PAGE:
The 21st March issue of Jinja Shinpō carried an interesting article about a program at Osaka Tenmangū to support people who are working at the jinja as miko or in an administrative capacity as they train and qualify for the priesthood.
The program started in 2020, and the idea is that people who are interested in the Shinto priesthood, but are not qualified, are hired at the jinja in another role. As part of that job, they are involved with planning and carrying out events at the jinja, and with preparations for matsuri, as well as doing general administrative work. At the same time, they attend training sessions to qualify for Chokkai and Gon-no-Seikai, the two lowest levels of priestly qualification in Jinja Honchō. Once they have the qualification, they begin serving at matsuri as well.
There were teething problems, but as of the writing of the article two people had qualified from the administrative side, and two from among the miko. The article tells the stories of two such people. One was generally interested in Shinto while he was at university, but had no idea how he could become a priest, so he started an “ordinary” job. When he heard about this scheme, he quit and started working at the jinja, and now has Chokkai.
The other is a former miko. She is now 34 years old, and worked as a miko for many years, eventually becoming chief miko. She then transferred to the administrative side (because she was too old to remain a miko, I guess), and in 2020 she qualified as Chokkai. She was licensed as Gon-no-Seikai last year, and now works at the jinja as a priest. She said that she became interested in becoming a priest over her years of working at the jinja.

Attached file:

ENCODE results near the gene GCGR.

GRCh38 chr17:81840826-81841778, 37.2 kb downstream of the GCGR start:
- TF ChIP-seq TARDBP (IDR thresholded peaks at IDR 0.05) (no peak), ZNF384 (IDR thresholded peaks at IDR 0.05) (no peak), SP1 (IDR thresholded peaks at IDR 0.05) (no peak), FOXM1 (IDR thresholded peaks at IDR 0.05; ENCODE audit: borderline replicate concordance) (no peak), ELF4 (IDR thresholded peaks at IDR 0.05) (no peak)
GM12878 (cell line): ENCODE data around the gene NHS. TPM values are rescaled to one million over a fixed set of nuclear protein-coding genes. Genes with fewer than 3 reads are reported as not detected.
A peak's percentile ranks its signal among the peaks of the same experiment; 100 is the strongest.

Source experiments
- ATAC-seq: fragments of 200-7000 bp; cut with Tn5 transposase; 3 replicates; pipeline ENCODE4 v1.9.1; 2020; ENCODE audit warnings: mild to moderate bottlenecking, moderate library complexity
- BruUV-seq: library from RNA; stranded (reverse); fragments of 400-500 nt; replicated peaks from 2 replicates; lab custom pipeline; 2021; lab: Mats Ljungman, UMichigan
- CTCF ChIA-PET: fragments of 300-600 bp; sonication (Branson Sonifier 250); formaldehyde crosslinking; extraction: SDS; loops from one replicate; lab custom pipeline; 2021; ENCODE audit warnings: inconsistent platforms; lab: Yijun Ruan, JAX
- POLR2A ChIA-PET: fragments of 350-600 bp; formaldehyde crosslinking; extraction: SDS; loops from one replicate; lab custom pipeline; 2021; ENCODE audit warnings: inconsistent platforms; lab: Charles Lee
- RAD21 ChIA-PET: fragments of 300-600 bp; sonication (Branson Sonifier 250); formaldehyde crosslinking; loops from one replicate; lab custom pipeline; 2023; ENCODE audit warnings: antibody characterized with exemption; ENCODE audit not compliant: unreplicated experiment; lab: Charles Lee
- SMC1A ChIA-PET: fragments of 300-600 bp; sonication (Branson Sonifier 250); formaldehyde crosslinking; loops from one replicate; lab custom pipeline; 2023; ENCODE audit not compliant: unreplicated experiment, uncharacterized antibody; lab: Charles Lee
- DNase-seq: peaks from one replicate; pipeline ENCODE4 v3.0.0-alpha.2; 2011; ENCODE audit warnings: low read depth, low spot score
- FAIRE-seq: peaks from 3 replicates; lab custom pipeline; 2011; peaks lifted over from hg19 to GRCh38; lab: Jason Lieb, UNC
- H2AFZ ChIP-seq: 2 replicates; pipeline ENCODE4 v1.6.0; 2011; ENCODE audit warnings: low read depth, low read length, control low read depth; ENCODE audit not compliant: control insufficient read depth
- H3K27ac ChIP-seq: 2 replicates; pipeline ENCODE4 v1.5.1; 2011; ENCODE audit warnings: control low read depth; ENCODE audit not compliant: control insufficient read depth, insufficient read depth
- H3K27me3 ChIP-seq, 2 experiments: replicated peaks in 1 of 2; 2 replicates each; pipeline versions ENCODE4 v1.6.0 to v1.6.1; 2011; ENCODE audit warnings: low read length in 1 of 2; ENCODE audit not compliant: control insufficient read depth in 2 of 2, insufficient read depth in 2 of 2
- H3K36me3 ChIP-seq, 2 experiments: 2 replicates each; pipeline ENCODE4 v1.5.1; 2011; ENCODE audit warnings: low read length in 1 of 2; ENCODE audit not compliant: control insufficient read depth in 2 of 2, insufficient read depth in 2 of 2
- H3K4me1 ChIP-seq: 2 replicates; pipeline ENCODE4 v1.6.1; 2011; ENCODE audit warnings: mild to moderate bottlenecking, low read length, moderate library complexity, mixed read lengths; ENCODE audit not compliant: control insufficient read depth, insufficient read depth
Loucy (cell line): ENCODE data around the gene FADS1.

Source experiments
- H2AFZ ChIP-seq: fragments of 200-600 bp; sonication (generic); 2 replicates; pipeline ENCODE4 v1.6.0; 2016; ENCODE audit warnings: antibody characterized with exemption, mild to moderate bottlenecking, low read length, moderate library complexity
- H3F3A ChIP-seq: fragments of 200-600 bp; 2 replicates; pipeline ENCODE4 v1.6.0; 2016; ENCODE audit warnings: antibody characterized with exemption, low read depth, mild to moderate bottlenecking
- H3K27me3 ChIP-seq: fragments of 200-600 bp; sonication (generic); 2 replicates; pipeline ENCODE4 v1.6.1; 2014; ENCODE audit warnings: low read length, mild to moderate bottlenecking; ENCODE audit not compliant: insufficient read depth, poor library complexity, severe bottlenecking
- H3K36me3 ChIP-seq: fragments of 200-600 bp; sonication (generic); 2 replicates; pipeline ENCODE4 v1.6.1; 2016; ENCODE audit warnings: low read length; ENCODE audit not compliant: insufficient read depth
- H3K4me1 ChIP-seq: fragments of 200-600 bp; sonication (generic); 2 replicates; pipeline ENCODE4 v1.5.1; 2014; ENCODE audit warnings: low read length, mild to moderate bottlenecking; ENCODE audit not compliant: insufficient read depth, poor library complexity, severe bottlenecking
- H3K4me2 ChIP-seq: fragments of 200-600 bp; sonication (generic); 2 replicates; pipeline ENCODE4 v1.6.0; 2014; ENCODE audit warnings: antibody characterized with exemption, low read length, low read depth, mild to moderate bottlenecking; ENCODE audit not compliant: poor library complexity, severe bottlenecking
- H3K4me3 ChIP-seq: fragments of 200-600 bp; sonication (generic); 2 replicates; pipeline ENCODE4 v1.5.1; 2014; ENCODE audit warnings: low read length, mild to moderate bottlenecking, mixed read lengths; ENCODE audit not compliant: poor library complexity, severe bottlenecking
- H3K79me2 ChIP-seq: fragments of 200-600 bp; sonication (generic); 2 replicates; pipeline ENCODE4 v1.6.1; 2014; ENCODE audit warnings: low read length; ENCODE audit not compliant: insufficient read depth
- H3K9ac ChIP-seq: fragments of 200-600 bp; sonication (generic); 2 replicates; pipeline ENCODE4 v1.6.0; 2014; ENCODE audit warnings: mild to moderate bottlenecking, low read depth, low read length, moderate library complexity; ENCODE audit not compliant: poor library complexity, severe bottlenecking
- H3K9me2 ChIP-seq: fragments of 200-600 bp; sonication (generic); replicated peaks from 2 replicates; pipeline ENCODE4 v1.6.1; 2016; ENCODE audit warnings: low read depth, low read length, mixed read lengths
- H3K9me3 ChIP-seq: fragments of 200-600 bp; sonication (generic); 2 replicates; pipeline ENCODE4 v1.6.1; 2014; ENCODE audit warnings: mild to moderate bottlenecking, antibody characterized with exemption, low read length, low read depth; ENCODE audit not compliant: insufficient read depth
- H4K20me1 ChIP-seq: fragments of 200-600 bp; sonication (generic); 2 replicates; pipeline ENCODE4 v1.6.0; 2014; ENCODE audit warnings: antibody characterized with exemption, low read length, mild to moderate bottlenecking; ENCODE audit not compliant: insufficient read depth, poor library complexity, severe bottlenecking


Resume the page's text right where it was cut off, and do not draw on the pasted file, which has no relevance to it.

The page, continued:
The head of the jinja’s PR department (it is a big jinja, with its own YouTube channel) commented that it was very important to recruit priests who had experience of working outside the Shinto world, because they would bring great strengths to the jinja. He himself worked in a regular company, and became connected to the jinja through helping to lead its boy and girl scout groups. The jinja plans to continue the program in the hopes of increasing the diversity of Shinto priests, although they do not plan to take a certain number of people per year, and may take no-one in some years.
I agree that this is an important program, and I hope that more jinja will do it. For one thing, you might, naively, expect that there would be a clear path from miko to priest, but there is not. For another thing, it is really not straightforward to shift into the priesthood from outside without going to one of the Shinto universities — and the number of people who can afford to take four years off work to do that is very limited. If more routes like this were available, the Shinto world might be able to do something to solve its recruitment problem.